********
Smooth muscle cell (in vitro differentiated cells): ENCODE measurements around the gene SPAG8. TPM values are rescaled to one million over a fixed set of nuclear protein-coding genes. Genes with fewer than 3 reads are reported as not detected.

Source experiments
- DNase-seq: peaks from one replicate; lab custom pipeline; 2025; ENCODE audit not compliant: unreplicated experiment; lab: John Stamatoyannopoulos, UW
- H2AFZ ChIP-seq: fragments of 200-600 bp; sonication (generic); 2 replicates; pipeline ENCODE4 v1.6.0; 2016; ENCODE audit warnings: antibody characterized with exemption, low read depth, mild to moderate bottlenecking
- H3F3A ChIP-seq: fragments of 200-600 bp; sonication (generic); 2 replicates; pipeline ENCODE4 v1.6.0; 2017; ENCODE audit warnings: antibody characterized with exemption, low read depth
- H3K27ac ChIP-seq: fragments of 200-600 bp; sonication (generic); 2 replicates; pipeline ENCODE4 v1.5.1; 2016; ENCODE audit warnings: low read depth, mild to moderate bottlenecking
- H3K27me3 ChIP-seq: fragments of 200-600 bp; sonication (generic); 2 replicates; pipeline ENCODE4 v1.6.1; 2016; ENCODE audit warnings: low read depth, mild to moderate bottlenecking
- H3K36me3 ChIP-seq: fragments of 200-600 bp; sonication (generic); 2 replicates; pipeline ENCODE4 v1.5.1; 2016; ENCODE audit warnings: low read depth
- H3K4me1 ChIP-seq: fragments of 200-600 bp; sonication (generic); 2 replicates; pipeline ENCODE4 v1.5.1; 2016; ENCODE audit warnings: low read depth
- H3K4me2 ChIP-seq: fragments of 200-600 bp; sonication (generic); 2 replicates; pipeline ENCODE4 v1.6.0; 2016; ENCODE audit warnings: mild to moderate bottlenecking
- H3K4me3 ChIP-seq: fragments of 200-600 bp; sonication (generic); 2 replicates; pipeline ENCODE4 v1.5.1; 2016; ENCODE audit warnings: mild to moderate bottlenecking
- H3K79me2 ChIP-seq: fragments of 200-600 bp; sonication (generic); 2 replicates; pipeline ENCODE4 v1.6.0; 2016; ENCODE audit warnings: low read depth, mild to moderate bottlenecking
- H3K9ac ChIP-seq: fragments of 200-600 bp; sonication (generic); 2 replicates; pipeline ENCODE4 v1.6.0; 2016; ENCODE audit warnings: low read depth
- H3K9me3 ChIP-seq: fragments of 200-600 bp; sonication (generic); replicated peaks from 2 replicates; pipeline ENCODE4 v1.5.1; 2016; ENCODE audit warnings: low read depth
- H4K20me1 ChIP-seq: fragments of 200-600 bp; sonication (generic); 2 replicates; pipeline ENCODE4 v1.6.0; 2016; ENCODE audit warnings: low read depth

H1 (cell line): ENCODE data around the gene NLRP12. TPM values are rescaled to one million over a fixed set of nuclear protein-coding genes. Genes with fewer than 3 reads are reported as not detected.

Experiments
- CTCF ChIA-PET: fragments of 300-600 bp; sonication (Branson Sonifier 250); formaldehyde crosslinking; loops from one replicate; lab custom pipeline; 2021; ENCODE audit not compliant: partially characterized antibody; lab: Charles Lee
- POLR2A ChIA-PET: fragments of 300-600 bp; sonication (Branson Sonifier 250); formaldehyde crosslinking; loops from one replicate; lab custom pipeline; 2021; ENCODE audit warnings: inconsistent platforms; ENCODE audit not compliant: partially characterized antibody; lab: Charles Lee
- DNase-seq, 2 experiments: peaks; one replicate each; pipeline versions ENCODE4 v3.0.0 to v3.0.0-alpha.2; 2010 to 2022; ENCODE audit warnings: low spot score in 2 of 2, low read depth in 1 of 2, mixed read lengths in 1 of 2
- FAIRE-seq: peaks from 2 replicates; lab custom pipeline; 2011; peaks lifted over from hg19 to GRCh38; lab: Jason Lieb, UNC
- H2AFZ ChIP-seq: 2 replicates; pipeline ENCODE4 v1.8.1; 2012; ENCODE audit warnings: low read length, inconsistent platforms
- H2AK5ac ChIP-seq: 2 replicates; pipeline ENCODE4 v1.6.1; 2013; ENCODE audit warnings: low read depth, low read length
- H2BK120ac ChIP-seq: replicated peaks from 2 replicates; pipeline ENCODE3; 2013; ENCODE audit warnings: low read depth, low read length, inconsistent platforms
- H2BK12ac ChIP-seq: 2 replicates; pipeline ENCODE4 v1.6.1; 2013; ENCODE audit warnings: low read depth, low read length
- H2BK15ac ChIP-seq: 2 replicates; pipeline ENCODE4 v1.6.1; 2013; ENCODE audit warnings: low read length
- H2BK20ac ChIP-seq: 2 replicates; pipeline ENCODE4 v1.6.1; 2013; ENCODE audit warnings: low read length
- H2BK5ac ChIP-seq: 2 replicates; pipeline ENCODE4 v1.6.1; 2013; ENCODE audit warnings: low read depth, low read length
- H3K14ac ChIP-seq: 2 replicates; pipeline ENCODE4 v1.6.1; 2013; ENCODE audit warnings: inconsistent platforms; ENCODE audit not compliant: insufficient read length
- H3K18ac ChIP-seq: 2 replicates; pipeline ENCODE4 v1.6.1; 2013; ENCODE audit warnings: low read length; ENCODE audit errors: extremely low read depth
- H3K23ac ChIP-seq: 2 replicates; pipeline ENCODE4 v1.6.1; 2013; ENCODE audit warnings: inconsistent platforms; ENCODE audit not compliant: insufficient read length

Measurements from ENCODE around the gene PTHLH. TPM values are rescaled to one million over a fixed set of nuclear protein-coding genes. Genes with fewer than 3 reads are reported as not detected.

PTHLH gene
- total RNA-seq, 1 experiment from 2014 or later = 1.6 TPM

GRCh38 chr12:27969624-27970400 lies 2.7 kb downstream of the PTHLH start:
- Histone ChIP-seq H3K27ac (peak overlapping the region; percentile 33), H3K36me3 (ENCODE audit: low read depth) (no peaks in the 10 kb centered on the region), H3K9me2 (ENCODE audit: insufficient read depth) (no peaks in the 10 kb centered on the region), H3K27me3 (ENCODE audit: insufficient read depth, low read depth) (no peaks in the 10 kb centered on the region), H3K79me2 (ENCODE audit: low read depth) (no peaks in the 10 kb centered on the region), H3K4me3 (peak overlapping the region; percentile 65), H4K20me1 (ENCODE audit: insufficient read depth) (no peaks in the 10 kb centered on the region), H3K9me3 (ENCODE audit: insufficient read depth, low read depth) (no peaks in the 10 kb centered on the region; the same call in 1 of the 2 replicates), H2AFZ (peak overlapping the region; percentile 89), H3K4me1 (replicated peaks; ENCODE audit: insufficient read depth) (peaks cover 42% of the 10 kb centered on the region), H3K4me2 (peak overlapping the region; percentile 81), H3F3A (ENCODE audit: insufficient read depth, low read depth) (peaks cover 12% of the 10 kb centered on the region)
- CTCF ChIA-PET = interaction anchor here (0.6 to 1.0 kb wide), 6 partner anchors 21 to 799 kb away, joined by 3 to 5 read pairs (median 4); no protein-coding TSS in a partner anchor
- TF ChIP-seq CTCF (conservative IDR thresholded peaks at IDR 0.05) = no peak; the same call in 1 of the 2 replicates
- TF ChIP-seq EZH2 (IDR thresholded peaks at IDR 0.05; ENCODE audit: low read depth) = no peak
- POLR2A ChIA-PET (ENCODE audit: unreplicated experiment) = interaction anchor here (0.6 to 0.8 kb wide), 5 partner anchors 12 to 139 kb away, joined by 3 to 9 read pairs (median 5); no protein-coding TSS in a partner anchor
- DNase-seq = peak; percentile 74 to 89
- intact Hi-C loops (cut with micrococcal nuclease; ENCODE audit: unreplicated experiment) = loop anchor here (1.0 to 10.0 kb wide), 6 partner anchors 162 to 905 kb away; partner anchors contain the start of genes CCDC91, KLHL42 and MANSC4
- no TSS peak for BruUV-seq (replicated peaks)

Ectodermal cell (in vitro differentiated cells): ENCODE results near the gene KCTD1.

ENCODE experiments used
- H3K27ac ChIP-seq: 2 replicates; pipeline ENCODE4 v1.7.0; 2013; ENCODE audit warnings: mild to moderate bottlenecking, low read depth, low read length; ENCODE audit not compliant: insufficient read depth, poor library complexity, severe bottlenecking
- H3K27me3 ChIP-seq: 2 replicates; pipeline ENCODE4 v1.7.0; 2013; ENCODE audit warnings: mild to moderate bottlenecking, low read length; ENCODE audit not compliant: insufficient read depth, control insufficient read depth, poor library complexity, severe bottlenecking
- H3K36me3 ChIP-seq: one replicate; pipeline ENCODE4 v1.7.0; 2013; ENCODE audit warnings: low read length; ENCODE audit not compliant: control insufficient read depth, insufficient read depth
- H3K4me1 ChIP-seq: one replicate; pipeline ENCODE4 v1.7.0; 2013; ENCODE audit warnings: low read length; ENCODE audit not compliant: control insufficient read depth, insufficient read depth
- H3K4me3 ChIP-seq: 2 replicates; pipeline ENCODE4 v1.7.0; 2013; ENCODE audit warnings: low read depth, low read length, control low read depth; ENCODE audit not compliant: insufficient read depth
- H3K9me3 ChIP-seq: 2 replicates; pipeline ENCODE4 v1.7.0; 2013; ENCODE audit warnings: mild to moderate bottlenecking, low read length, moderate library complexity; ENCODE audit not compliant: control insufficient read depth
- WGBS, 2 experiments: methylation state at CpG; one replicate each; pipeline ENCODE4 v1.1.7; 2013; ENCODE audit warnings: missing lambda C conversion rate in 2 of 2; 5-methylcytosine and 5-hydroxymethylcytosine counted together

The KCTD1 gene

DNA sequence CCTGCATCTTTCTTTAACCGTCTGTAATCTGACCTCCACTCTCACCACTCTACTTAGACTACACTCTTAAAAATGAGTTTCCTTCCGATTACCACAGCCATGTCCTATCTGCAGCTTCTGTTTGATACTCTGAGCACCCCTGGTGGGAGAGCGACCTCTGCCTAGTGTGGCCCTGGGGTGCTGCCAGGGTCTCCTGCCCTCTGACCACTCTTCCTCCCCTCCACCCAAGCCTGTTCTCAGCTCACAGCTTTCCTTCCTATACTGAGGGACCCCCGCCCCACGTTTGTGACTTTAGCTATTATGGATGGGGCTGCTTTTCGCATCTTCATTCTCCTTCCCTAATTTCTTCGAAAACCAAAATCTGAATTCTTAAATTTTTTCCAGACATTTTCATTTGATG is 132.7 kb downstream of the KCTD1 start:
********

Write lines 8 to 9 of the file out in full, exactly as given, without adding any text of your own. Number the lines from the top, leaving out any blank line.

- H3K36me3 ChIP-seq: fragments of 200-600 bp; sonication (generic); 2 replicates; pipeline ENCODE4 v1.5.1; 2016; ENCODE audit warnings: low read depth
- H3K4me1 ChIP-seq: fragments of 200-600 bp; sonication (generic); 2 replicates; pipeline ENCODE4 v1.5.1; 2016; ENCODE audit warnings: low read depth